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Abstract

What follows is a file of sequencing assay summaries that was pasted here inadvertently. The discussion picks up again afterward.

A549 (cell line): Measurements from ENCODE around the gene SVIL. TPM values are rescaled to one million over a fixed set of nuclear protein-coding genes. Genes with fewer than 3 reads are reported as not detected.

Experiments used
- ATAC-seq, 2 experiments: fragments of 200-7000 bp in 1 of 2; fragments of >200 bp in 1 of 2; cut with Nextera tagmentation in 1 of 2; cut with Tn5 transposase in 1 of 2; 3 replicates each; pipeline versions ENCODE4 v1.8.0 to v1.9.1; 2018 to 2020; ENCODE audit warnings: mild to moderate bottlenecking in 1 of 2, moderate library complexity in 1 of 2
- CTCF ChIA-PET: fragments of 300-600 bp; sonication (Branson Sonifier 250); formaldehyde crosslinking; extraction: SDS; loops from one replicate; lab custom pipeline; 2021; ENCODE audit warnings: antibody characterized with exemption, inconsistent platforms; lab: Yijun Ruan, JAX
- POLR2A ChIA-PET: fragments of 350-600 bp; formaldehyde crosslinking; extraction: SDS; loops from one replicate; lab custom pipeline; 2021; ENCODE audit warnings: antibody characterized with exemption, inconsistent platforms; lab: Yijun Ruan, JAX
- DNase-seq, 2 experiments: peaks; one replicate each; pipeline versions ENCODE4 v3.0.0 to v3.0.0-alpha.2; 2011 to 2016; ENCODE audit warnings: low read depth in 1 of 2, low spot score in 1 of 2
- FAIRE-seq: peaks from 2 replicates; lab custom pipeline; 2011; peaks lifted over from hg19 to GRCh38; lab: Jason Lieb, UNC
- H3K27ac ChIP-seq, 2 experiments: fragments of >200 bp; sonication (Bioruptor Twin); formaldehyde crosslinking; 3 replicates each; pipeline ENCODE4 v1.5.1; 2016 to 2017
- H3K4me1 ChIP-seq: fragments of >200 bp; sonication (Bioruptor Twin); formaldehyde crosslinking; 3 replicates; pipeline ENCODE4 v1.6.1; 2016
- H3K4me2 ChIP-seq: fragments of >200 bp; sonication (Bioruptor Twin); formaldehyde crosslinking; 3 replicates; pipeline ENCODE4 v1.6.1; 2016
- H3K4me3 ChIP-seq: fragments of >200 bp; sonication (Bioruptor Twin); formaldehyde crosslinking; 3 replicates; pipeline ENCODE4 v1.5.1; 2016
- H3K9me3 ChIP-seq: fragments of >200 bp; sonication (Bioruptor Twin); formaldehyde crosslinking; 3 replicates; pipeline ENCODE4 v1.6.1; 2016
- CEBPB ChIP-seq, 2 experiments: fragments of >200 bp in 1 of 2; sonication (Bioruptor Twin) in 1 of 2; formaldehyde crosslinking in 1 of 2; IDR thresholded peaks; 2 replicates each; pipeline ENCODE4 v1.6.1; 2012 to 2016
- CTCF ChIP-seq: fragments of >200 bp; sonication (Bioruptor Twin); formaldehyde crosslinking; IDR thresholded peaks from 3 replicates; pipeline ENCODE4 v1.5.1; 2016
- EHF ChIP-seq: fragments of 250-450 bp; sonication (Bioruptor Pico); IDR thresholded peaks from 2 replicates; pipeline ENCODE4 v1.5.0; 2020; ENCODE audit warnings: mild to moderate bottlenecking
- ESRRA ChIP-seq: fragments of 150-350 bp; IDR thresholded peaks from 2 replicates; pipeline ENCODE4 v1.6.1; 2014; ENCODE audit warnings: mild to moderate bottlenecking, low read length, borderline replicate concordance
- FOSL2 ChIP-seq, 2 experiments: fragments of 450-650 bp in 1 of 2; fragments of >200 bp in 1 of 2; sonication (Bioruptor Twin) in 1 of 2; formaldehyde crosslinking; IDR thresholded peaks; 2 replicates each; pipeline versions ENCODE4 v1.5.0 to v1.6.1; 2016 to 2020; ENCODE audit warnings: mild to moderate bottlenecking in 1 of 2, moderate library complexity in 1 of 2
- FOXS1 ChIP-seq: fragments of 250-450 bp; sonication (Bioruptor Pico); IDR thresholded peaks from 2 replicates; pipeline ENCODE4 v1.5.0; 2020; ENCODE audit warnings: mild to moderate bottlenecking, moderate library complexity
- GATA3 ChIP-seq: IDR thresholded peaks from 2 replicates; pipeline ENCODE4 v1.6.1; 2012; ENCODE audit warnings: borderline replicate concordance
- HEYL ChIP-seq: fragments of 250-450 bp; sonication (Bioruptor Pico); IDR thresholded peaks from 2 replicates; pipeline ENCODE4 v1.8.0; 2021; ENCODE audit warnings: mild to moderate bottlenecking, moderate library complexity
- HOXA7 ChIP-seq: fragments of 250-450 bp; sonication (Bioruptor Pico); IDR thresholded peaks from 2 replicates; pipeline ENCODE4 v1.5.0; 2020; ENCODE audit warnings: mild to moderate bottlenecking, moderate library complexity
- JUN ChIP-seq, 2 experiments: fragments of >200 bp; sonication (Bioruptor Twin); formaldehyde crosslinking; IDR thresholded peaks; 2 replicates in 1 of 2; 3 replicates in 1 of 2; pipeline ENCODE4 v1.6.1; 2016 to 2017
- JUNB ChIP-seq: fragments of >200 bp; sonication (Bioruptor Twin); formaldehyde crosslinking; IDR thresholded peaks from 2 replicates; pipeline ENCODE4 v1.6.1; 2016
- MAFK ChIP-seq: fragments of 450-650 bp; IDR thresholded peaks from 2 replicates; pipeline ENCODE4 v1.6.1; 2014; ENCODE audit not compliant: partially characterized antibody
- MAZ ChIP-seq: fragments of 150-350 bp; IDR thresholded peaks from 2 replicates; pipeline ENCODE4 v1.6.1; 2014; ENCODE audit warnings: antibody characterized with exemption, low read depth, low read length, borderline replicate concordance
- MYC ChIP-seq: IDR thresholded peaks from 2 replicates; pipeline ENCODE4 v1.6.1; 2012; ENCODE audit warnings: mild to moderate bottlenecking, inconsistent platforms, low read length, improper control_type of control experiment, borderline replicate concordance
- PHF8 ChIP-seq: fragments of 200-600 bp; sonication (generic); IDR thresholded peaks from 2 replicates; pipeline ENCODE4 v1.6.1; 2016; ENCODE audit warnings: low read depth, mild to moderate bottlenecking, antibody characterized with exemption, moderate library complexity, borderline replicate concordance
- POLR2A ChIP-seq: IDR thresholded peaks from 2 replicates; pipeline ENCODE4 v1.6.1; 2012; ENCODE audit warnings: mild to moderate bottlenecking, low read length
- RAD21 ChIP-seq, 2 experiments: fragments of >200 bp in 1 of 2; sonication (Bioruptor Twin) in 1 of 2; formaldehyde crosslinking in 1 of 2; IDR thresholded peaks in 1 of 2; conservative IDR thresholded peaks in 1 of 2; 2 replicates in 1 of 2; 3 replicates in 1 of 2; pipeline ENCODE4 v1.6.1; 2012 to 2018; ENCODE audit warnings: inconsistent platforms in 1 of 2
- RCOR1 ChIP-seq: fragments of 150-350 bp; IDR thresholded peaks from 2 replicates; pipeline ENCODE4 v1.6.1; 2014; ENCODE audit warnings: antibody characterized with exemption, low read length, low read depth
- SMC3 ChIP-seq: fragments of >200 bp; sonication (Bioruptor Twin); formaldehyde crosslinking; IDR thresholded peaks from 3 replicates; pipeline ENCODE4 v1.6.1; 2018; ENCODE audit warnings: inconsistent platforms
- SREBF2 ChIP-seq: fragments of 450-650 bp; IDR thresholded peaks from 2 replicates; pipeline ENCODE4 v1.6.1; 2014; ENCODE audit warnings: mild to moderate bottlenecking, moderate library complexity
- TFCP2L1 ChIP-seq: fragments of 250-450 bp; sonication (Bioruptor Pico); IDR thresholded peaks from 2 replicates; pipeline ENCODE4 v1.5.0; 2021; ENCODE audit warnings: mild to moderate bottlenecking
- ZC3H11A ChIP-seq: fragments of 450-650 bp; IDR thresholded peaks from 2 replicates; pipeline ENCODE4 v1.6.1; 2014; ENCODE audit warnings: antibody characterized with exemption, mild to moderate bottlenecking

According to Article 3.4 of the Kyoto Protocol, agricultural soil could be used as a sink for carbon sequestration. Soil sequestration of carbon provides dual benefits: an increase in soil productivity and a reduction in atmospheric carbon concentration. The gain in soil productivity is a slow process and attaining a steady-state level of carbon in soil takes several years. A frequently encountered difficulty in this situation is how to discount the future benefit of carbon sequestration into a current term. We compared the net benefit of four alternative management systems using discount rates based on the sliding gamma distribution, market rate of investment, and the social rate of time preference. We also calculated the sustainability of these alternate management systems based on the profitability and productivity index and their capacity to maintain the natural capital in soil. The result indicated that a management system that combines no-till and an organic source of nutrients is the most attractive system based on carbon sequestration, total discounted net present value, and sustainability perspectives.

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